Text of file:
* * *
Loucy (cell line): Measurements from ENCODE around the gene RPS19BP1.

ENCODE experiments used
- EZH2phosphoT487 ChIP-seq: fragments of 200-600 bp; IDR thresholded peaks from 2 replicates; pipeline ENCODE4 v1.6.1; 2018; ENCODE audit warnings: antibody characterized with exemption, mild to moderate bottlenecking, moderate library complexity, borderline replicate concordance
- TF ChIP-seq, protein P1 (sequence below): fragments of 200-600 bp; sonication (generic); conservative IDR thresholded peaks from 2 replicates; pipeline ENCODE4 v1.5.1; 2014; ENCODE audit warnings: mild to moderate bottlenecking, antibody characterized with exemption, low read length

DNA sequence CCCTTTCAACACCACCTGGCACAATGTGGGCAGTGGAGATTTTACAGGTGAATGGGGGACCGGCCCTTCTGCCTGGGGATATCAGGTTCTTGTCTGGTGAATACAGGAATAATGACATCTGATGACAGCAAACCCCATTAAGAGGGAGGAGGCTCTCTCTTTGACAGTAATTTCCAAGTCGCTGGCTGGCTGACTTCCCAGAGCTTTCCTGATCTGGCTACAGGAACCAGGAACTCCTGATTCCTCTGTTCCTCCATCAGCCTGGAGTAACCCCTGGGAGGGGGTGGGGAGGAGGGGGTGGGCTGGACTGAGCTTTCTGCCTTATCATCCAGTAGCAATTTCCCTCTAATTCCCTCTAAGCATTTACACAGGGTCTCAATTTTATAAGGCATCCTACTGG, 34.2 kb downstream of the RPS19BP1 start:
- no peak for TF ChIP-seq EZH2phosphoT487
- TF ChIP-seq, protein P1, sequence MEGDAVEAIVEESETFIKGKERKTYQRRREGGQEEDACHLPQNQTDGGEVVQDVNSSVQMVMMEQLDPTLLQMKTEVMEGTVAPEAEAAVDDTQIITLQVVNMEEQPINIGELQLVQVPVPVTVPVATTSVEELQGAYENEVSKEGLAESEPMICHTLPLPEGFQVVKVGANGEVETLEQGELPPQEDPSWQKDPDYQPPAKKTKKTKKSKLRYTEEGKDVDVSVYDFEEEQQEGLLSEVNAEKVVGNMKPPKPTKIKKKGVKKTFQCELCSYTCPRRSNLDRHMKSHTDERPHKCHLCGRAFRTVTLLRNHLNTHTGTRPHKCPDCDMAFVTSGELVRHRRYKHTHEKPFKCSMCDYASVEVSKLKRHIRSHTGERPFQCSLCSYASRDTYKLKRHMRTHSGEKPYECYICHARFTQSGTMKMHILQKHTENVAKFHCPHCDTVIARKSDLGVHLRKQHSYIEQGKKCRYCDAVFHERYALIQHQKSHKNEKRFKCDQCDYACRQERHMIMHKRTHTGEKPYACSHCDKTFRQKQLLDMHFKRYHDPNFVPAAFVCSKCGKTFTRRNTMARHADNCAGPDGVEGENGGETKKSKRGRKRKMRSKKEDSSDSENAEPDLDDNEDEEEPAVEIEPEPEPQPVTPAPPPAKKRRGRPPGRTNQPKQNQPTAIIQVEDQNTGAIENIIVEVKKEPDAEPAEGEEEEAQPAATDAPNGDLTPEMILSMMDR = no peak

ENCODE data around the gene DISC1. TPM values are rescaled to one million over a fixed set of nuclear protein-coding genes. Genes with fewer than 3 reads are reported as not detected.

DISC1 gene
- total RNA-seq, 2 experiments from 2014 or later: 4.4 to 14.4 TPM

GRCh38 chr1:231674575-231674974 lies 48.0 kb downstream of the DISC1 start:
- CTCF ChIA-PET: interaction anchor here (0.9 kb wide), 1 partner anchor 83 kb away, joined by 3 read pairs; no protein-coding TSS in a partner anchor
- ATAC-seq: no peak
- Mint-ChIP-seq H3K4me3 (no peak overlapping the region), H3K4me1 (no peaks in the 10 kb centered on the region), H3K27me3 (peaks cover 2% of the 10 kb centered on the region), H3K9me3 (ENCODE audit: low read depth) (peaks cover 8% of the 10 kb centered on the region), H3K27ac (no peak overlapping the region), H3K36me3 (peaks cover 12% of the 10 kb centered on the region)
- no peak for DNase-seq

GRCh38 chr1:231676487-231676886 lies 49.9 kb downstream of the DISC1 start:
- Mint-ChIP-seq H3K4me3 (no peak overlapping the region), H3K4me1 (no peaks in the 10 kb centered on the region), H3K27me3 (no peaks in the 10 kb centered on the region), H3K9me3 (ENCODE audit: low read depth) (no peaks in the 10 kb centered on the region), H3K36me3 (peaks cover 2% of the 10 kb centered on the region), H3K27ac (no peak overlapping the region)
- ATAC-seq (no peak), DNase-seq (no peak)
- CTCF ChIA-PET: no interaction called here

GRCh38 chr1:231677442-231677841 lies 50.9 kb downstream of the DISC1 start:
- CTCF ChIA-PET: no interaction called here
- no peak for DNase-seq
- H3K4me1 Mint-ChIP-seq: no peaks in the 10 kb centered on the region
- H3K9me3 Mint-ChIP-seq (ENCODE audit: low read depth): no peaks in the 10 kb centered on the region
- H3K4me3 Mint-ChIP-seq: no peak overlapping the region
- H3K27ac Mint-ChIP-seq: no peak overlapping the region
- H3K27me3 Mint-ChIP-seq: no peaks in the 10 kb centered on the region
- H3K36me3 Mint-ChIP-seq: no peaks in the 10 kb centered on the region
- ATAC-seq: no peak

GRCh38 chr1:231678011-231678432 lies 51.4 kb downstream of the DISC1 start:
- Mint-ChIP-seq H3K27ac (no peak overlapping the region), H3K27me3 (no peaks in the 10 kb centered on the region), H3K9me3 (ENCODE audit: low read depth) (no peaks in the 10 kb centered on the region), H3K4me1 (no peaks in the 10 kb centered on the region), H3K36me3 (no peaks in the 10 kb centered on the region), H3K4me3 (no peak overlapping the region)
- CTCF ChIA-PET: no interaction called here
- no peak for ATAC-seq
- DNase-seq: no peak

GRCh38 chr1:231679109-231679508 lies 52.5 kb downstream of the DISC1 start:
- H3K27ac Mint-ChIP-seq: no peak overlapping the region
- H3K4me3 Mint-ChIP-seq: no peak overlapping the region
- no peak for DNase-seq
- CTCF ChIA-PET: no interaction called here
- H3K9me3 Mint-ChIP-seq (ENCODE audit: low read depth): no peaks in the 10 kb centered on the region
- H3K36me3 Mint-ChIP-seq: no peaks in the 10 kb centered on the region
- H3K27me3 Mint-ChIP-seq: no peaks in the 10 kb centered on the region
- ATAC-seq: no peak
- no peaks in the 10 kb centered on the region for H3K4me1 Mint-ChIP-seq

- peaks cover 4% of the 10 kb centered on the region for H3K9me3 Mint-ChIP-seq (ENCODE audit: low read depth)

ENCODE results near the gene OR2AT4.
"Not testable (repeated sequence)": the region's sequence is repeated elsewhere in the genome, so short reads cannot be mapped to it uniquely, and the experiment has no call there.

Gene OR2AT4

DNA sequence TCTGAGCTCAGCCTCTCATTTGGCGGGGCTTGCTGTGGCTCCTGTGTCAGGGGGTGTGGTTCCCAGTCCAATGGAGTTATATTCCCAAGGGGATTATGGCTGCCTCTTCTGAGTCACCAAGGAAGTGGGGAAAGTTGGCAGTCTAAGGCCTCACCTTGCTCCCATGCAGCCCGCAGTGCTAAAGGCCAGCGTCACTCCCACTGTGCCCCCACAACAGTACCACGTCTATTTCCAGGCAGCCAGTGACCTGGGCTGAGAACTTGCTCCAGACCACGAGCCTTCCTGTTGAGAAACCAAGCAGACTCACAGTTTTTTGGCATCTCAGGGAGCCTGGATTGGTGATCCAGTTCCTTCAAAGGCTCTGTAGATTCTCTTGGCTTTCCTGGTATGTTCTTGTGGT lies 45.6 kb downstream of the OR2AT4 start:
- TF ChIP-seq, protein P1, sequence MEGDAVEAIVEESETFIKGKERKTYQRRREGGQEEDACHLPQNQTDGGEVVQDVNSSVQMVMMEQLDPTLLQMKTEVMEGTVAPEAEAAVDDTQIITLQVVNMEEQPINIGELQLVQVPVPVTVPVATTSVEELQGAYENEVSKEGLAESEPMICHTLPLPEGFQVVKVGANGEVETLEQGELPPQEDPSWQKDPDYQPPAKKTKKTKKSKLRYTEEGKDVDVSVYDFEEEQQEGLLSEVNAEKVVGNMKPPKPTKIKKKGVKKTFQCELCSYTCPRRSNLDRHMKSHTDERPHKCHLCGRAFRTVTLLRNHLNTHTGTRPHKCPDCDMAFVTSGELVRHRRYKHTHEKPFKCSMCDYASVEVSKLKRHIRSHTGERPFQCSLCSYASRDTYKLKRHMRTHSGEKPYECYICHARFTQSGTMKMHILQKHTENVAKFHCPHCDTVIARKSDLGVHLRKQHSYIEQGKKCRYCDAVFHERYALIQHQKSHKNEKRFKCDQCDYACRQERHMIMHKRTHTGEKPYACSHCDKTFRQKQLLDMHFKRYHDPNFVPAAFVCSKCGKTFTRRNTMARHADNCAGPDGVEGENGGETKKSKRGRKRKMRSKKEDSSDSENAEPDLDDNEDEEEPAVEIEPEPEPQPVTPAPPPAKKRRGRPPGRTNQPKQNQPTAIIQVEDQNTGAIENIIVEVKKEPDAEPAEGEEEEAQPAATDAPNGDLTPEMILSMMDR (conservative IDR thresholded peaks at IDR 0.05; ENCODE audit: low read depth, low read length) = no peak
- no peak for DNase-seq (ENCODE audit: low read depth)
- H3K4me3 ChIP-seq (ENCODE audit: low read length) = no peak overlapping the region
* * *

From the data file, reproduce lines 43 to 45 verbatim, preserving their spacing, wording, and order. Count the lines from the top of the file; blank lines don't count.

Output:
- ATAC-seq: no peak
- no peaks in the 10 kb centered on the region for H3K4me1 Mint-ChIP-seq

- peaks cover 4% of the 10 kb centered on the region for H3K9me3 Mint-ChIP-seq (ENCODE audit: low read depth)